Road to Divorce: England 1530-1987 by Lawrence StoneRoad to Divorce: England 1530-1987 by Lawrence Stone

Road to Divorce: England 1530-1987

byLawrence Stone

Hardcover | July 1, 1992

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* The first full study of a topic rich in historical interest and contemporary importance Despite the infamous divorce of Henry VIII in 1529, subsequent moral, political, and religious attitudes ensured that until 1857, England was the only Protestant country with virtually no facilities for full divorce on the grounds of adultery, desertion, or cruelty. Using a mass of transcribedlegal testimonies, taken from hitherto unexplored court records, Professor Stone uncovers the means by which laity and lawyers reformed the divorce laws, and offers astonishingly frank and intimate insights into our ancestors' changing views about what makes a marriage. Using personal accounts in which witnesses speak freely about their moral attitudes towards love, sex, adultery, and marriage, Lawrence Stone reveals, for the first time, the full and complex story of how English men and women have contrived to use, twist, or defy the law in order to deal withmarital breakdown.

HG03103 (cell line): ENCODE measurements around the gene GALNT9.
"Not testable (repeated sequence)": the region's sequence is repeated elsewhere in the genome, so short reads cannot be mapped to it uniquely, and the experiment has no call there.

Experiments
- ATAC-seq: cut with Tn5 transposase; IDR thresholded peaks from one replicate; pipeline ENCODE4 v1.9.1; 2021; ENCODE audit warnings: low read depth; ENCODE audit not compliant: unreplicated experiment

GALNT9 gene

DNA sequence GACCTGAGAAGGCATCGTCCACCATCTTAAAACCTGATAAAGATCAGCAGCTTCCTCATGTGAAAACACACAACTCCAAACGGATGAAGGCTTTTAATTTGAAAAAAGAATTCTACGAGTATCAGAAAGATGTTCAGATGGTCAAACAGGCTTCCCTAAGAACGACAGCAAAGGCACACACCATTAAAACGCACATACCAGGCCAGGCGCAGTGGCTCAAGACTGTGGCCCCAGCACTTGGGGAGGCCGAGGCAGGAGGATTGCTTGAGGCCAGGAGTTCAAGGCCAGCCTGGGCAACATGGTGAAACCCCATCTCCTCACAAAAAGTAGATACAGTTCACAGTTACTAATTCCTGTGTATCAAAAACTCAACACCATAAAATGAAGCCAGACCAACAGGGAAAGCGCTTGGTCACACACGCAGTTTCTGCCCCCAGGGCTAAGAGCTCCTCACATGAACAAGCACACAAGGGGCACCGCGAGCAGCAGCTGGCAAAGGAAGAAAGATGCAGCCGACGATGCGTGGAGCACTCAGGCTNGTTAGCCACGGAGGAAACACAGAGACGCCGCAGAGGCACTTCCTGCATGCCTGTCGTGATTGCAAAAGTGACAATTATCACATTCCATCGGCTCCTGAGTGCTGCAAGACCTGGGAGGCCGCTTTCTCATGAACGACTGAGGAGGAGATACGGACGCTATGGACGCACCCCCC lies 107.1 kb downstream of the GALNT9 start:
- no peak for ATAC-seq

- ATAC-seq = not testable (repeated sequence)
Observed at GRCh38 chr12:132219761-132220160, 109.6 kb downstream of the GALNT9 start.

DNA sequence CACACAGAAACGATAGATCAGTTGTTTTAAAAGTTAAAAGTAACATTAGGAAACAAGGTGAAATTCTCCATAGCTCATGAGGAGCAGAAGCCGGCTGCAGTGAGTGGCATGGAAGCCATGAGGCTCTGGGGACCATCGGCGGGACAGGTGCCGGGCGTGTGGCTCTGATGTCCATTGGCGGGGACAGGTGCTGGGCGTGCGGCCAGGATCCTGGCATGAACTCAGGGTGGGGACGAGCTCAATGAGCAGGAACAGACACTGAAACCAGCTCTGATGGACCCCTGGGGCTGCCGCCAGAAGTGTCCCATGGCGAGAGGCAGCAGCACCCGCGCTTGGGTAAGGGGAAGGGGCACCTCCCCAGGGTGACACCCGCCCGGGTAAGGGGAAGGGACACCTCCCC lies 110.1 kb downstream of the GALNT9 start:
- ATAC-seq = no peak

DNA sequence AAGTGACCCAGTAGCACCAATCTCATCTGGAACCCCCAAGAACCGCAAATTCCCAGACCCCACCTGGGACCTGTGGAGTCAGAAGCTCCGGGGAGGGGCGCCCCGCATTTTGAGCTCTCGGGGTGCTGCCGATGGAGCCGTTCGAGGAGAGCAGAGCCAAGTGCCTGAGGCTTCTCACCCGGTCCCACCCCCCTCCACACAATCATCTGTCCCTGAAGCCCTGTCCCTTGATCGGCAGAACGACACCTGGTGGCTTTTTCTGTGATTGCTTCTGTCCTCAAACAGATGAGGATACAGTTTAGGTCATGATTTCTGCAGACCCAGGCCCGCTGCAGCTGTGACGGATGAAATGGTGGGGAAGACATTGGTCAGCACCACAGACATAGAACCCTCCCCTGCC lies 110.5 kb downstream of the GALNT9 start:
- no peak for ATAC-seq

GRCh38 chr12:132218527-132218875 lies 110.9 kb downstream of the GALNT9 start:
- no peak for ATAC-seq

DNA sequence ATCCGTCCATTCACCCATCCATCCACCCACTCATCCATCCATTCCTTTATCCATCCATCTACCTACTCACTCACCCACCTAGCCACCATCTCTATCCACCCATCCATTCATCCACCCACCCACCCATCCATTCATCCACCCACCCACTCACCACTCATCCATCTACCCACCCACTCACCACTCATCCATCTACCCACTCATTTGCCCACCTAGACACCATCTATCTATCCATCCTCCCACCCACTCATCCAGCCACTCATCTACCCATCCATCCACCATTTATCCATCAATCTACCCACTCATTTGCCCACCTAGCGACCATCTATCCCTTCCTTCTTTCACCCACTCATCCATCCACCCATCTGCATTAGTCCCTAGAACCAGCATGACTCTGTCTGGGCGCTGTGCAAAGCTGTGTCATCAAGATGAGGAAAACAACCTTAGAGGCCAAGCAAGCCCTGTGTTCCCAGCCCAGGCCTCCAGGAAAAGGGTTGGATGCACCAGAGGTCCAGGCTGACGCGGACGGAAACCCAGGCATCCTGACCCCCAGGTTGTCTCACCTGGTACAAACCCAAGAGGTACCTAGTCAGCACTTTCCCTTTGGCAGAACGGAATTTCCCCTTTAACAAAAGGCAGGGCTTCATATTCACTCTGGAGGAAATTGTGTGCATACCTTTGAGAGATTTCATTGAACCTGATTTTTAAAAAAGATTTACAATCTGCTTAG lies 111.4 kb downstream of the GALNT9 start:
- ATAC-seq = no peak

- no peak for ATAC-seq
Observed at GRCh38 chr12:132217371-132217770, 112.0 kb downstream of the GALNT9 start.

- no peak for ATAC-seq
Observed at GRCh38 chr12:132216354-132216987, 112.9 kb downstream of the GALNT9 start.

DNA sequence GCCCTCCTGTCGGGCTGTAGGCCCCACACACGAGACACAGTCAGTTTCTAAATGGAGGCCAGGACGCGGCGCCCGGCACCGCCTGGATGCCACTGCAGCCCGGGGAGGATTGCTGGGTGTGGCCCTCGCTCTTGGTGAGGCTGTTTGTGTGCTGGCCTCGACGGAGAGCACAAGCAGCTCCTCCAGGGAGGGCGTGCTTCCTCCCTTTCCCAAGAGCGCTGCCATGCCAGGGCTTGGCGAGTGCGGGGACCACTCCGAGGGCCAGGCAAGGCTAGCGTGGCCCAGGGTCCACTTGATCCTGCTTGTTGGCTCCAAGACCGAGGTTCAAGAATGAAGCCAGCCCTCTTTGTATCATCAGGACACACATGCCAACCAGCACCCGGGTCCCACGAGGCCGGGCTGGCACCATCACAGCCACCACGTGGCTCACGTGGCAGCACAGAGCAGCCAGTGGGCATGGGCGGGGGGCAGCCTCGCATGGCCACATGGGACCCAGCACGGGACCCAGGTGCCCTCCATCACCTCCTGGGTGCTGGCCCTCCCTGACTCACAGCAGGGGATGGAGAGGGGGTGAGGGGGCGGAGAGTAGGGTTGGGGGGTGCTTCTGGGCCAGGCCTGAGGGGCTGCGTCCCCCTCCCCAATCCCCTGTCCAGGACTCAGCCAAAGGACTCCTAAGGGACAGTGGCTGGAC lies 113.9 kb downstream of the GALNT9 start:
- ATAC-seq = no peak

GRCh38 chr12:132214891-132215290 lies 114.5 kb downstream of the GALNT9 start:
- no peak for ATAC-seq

Lawrence Stone is at Princeton University.
Title:Road to Divorce: England 1530-1987Format:HardcoverDimensions:488 pages, 9.21 × 6.14 × 1.38 inPublished:July 1, 1992Publisher:Oxford University Press

The following ISBNs are associated with this title:

ISBN - 10:0198226519

ISBN - 13:9780198226512

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From Our Editors

Much has been written about the history of the family and how marriages were made in England: this is the first book to tackle the problem of how, why, and on what scale they are broken. Written by the leading historian of family life, 'Road to Divorce' provides the first full study of a topic rich in historical interest and directly relevant to contemporary society.

Editorial Reviews

`engrossing and masterly historical survey Road to Divorce is a serious book with a sombre subject ... It is also, I'm afraid, magnificently entertaining. It will be supplemented by two further volumes of case histories, referred to in the text but not yet available, Uncertain Unions andBroken Lives. Heartlessly, perhaps, I can hardly wait to read them.'Claire Tomalin, The Independent on Sunday